We chose selleck kinase inhibitor Weeks 2�C12 because we believed that the effects of the mediators would be most apparent in the early weeks after the data on mediators were obtained. For completeness, we also examined mediator effects from Weeks 2 to 52 (1 year). Because mediation analyses assume that the mediator is assessed before the outcome is attained and that therefore the outcome cannot be a cause of the mediator (Baron & Kenny, 1986; MacKinnon & Luecken, 2011), only subjects who were abstinent at Week 2 were included in the mediation analyses. The sample size for the mediation analyses was therefore reduced to N = 111. At two weeks postcessation, those assigned to FL counseling, compared with weekly participants, perceived significantly more social support from counseling (M = 8.5, SD = 2.0 vs. M = 7.
4, SD = 2.0, p = .006) and reported significantly greater usage of coping strategies to resist smoking (M = 8.1, SD = 2.4 vs. M = 6.8, SD = 2.4, p = .004). There were no significant differences between the counseling treatment groups, however, in reported levels of motivation, confidence, or effort at two weeks postquit (p values = .48, .09, and .56, respectively). Hence, we did not consider the variables motivation, confidence, and effort further as mediators given that they did not meet a criterion required of mediators, that is, that they be significantly related to the independent variable. We next examined the effects of perceived social support and use of coping strategies at Week 2 as mediators of the relationship between counseling treatment and continuous abstinence during the period from 2 to 12 weeks.
Using procedures suggested by Baron and Kenny (1986) and MacKinnon and Luecken (2011), we looked first at the effects of perceived social support as a mediator using three proportional hazards models (Cox regression). In the first model, counseling treatment condition was the predictor variable. The second model had perceived counseling support as the predictor variable, and the third model had both counseling treatment condition and perceived counseling support as independent variables. Both counseling treatment (p = .008, HR = 0.49 [0.28�C0.83]) and perceived counseling support (p = .019, HR = 0.86 [0.79�C0.98]) were significant in univariate models. When both variables were entered as predictors, the p value for treatment declined (p = .026, HR = 0.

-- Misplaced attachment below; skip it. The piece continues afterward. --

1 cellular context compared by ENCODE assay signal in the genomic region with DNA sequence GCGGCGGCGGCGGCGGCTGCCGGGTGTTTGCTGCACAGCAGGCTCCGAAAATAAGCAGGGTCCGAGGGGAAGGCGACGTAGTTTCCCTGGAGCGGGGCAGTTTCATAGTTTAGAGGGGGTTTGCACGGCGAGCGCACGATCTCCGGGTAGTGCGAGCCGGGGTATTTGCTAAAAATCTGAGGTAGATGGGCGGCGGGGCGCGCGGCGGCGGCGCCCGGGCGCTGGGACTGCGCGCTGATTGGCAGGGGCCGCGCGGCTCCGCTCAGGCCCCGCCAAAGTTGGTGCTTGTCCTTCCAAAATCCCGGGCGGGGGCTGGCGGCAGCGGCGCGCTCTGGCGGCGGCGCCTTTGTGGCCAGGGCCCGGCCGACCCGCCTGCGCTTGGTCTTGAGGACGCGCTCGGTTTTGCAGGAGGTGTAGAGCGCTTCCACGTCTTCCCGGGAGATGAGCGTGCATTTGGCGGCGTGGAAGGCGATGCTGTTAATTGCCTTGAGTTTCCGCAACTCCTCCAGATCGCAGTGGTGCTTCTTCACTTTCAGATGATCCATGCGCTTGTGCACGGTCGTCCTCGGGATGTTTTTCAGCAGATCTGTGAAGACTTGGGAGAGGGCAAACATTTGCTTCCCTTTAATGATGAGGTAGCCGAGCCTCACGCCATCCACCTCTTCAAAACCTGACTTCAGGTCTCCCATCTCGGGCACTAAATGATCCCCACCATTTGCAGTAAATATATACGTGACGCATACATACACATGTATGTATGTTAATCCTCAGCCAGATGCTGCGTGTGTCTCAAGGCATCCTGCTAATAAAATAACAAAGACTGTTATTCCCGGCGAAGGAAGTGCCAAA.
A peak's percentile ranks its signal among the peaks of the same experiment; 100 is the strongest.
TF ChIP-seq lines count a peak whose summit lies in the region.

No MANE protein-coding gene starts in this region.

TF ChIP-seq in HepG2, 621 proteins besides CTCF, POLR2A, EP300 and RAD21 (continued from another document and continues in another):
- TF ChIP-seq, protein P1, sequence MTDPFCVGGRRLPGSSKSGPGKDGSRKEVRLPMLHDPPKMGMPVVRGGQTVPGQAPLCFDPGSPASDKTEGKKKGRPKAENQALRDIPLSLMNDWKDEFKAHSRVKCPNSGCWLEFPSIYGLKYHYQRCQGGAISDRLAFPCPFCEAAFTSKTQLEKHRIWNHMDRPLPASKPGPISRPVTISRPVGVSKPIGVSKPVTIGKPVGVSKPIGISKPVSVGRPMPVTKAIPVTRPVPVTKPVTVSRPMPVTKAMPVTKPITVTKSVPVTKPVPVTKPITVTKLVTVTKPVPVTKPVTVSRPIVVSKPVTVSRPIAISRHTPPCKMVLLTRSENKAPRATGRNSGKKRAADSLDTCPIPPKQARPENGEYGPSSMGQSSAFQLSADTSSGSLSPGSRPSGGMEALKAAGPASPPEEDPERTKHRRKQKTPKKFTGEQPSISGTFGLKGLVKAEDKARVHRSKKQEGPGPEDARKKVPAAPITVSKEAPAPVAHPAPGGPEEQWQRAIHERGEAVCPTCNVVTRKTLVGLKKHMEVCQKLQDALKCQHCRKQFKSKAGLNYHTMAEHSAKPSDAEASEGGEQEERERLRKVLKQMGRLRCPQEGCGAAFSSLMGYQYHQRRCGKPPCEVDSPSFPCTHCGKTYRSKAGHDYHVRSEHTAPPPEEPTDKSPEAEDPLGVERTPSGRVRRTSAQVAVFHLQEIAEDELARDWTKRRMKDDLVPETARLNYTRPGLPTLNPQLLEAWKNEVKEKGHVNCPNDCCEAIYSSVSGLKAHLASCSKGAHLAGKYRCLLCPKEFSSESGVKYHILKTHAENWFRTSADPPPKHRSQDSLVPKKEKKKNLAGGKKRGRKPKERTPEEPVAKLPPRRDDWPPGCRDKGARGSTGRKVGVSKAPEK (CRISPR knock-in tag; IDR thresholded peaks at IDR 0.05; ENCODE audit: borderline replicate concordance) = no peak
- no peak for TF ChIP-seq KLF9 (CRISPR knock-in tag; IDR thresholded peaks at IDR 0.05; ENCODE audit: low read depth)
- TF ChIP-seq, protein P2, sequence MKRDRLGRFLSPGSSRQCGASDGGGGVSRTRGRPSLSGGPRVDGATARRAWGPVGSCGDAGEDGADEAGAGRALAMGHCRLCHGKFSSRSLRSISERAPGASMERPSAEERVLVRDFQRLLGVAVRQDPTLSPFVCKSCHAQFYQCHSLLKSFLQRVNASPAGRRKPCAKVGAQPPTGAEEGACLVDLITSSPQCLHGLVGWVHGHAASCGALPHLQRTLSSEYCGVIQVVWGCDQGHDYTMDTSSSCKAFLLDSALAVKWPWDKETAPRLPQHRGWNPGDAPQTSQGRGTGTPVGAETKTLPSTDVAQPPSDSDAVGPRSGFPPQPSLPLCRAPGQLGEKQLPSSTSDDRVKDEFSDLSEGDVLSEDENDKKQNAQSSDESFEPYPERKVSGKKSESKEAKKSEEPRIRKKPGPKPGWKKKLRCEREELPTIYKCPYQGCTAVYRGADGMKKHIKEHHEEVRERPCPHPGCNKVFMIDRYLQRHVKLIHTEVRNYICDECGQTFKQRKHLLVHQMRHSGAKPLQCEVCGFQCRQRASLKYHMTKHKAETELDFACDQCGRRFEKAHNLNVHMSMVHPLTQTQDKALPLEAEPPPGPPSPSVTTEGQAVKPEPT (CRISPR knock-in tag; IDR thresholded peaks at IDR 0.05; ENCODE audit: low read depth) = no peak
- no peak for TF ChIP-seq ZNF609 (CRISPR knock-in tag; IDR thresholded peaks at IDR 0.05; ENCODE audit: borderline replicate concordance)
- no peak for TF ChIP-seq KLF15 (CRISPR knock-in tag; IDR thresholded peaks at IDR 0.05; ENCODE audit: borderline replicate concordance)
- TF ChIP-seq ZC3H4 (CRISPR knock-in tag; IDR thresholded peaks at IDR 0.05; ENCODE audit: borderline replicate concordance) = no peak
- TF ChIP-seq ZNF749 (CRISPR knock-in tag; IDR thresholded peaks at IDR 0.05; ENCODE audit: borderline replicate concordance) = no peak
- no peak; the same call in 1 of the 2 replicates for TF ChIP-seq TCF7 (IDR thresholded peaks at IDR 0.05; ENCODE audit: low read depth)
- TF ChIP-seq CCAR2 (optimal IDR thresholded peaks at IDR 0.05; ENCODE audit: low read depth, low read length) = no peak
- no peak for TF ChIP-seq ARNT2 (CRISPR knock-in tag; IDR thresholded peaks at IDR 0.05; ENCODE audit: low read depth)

54 [0.31�C0.93]), as did the effect of perceived counseling support (p = .069, HR = 0.89 [0.78�C1.01]). The percent decline in the regression weight for counseling treatment with social support in the model was 14.0%. Hence, following the suggestions GSK-3 of Baron and Kenny (1986) and MacKinnon and Luecken (2011), we can conclude that there was partial mediation of the treatment effect by the mediator, perceived social support, though the effect was relatively small. Identical models were employed for assessing degree of utilization of coping strategies as a mediator.
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